It is the 15th of December 2021. Welcome to the Christian History Almanac brought to you by 1517 at 1517.org. I'm your guest host, Sam Leanza Ortiz.
On today's show, we get a little self-referential as we remember a fellow historian and scholar of comparative religion, Hannah Adams, who died on this day in 1831.
Adams was born in 1755 in a small town outside of Boston. In her memoirs published the year after her death, Adams recalled that she was rather shy and sickly in her early years, such that she was unable to attend the local country school.
Fortunately for her, her father was a bookish man with an impressive library, and he was willing to board divinity students who would tutor young Hannah.
Unfortunately for Hannah, her father lacked the business savvy to keep the family out of financial distress, and Hannah began to write to support her family.
One book that stuck with her in her unconventional schooling was Thomas Broughton's An Historical Dictionary of All Religions from the Creation of the World to the Present.
Broughton’s work stuck with Hannah, but less so out of her admiration for him and more out of her frustration with his treatment of world religions as starkly true or false rather than letting representatives of those religions speak for themselves.
She desired a more impartial approach and created a set of rules for how she would treat her subjects, avoiding derogatory labels and descriptions.
She started by compiling sources on religion, impressive for her time in terms of variety and amount. From the burgeoning genre of missionary reports to treatises on religion from years past, Adams completed her significant work of comparative religions in 1784.
It was initially released as An Alphabetical Compendium of the Various Sects Which Have Appeared from the Beginning of the Christian Era to the Present Day. Later editions appeared under the much more memorable title, A View of Religions, dedicated to her distant cousin, Vice President John Adams.
The content of A View of Religions, though claiming to be impartial, skewed heavily on the Christian side, with about 85% of groups represented among Christian denominations and sects.
Some of this can be attributed to the sheer lack of sources to which Hannah had access. However, one of the first women with access to the revered Boston Athenaeum, the amount of literature on religions based in faraway places was scarce and often poorly written.
Her congregationalist upbringing did not let her shy away from advocating for the conversion of the groups about whom she wrote, particularly the Jewish people. She helped establish the Female Society of Boston and the Vicinity for Promoting Christianity amongst the Jews.
Later in life, she joined many fellow Bostonians to move toward a Unitarian Christianity, which can be seen in her later works, especially her Letters on the Gospels.
In the years approaching her death, Hannah reflected on how her circumstances had shaped her life, “It was poverty, not ambition, or vanity, that first induced me to become an author… but now I formed the flattering idea that I might not only help myself but benefit the public.”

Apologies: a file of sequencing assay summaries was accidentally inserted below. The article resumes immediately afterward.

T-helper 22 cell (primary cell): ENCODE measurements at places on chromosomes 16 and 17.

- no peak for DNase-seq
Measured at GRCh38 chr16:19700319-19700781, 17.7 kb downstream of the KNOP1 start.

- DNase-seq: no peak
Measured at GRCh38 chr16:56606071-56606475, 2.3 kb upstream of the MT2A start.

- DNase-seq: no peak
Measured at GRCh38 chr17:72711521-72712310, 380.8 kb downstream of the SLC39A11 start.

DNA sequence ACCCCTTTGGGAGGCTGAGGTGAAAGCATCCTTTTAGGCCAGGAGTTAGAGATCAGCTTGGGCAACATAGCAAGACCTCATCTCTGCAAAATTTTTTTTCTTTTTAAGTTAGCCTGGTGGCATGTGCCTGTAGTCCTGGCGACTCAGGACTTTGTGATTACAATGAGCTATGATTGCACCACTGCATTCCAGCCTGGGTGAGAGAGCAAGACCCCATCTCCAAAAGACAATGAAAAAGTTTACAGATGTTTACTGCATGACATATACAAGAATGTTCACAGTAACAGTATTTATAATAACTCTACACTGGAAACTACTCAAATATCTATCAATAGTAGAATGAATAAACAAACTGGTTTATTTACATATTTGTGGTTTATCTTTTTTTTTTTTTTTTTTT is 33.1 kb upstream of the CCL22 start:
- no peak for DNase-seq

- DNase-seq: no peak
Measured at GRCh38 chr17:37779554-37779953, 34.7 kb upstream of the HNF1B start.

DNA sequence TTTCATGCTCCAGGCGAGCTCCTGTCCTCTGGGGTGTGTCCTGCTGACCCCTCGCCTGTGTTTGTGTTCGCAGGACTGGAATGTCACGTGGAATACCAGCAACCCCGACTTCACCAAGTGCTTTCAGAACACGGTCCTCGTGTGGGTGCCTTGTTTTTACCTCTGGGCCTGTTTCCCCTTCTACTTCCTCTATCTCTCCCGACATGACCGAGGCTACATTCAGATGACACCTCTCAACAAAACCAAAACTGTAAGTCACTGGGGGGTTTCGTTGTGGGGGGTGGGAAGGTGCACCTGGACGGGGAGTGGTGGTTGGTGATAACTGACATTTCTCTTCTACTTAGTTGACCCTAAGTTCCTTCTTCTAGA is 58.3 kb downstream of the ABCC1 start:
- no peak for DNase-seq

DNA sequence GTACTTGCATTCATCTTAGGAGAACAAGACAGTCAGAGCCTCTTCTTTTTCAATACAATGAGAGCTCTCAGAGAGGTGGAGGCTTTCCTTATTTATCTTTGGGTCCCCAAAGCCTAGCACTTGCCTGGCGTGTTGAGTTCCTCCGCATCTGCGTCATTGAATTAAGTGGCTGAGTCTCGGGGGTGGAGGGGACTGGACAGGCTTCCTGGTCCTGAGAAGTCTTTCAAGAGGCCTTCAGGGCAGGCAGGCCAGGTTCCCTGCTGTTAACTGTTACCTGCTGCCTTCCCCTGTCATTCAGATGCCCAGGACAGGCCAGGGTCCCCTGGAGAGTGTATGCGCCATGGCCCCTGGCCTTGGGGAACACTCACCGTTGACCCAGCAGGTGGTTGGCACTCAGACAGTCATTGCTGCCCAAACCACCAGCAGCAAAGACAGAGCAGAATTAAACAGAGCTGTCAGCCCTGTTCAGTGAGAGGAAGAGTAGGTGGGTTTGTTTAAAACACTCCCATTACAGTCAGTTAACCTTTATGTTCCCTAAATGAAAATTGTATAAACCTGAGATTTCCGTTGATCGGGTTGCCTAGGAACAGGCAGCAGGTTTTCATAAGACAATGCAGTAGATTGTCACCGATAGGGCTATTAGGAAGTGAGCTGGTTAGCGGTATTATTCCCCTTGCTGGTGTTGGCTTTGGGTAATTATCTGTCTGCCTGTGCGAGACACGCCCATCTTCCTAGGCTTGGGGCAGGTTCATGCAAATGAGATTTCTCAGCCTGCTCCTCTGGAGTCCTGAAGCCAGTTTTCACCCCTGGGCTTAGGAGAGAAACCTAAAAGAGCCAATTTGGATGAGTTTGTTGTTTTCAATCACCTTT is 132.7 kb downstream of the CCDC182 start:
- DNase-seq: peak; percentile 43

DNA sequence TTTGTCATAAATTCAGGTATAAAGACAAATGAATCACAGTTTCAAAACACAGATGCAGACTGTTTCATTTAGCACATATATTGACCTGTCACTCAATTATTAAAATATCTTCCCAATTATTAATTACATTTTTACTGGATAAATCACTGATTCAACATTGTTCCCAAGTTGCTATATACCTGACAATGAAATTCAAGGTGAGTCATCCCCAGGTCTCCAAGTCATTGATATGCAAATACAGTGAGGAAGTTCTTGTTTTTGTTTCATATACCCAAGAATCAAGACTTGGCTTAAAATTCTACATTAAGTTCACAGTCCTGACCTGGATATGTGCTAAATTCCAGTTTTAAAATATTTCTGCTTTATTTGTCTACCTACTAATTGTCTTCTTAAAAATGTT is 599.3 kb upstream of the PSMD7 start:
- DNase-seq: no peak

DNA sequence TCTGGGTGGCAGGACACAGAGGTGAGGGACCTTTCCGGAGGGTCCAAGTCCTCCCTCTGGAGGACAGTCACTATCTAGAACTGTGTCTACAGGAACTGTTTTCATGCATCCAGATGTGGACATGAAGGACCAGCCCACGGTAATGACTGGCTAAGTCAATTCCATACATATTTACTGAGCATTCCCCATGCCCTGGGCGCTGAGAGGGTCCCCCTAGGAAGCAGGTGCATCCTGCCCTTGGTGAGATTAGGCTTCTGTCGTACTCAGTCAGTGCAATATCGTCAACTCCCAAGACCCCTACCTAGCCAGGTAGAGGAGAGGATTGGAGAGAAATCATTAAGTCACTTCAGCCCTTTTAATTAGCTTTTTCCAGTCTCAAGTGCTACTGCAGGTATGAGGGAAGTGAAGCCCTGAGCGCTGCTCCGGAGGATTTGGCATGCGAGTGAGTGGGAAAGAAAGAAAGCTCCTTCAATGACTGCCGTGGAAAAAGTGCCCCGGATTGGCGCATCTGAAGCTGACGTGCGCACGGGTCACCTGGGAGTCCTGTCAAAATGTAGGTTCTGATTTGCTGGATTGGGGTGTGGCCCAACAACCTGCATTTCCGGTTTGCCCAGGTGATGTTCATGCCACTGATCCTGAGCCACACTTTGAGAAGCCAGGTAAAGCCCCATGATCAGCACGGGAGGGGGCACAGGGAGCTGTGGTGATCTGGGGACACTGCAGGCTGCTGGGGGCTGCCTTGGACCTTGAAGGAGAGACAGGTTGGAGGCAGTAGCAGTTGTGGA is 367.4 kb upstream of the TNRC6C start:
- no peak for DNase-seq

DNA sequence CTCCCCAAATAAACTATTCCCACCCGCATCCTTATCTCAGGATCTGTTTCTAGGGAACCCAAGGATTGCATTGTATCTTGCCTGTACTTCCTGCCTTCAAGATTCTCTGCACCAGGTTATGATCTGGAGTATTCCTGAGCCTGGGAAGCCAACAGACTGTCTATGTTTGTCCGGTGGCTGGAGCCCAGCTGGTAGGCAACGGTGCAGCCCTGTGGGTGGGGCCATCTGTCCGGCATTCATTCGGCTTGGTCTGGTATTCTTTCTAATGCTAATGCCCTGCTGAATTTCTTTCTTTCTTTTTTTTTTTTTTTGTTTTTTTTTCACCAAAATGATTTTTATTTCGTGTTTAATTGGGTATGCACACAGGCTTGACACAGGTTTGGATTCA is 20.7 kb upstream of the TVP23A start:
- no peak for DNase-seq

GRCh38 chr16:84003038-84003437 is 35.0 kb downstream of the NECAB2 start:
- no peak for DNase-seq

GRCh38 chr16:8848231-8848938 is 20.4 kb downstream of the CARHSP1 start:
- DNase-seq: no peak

Within her own time, Adams did enjoy a significant amount of public acclaim, particularly among academics on both sides of the Atlantic. Reverend Samuel Willard, a prominent Boston preacher, considered her in “full possession of public regard, from the benefit conferred by her writings, and the merits of her several productions are so generally known.”
Furthermore, her book sales did accomplish her initial goal of supporting herself, such that she was the first American woman to support herself through profits from her writing.
Students of religion following in her footsteps often failed to give Miss Adams credit for her pioneering work in the American study of religion, perhaps agreeing with her critical view of herself that permeates the memoirs in which the "retrospect of past errors, faults, and misfortunes [would] be exceedingly painful."
Her works would soon become discredited as the steady stream of new information flooded the intellectual markets. Nevertheless, that she compiled these works is quite a feat in her time, providing a model for later works of comparative religion.
And so today, we remember the contributions of Hannah Adams to the study of religion on the anniversary of her death in 1831.
The last word for today comes from the seventy-seventh Psalm:
6 I remembered my songs in the night.
My heart meditated and my spirit asked:
7 “Will the Lord reject forever?
Will he never show his favor again?
8 Has his unfailing love vanished forever?
Has his promise failed for all time?
9 Has God forgotten to be merciful?
Has he in anger withheld his compassion?”
10 Then I thought, “To this I will appeal:
the years when the Most High stretched out his right hand.
11 I will remember the deeds of the Lord;
yes, I will remember your miracles of long ago.
12 I will consider all your works
and meditate on all your mighty deeds.”
This has been the Christian History Almanac for the 15th of December 2021 brought to you by 1517 at 1517.org.
This show was produced by Christopher Gillespie.
This show was written and read by Sam Leanza Ortiz, filling in for a man whose next book will be entitled “An Alphabetic Compendium of the various versions of Christmas songs which have appeared from the beginning of the Christian Era to the present day” that’s Dan van Voorhis.
You can catch us here every day- and remember that the rumors of grace, forgiveness and the redemption of all things are true…. Everything is going to be ok.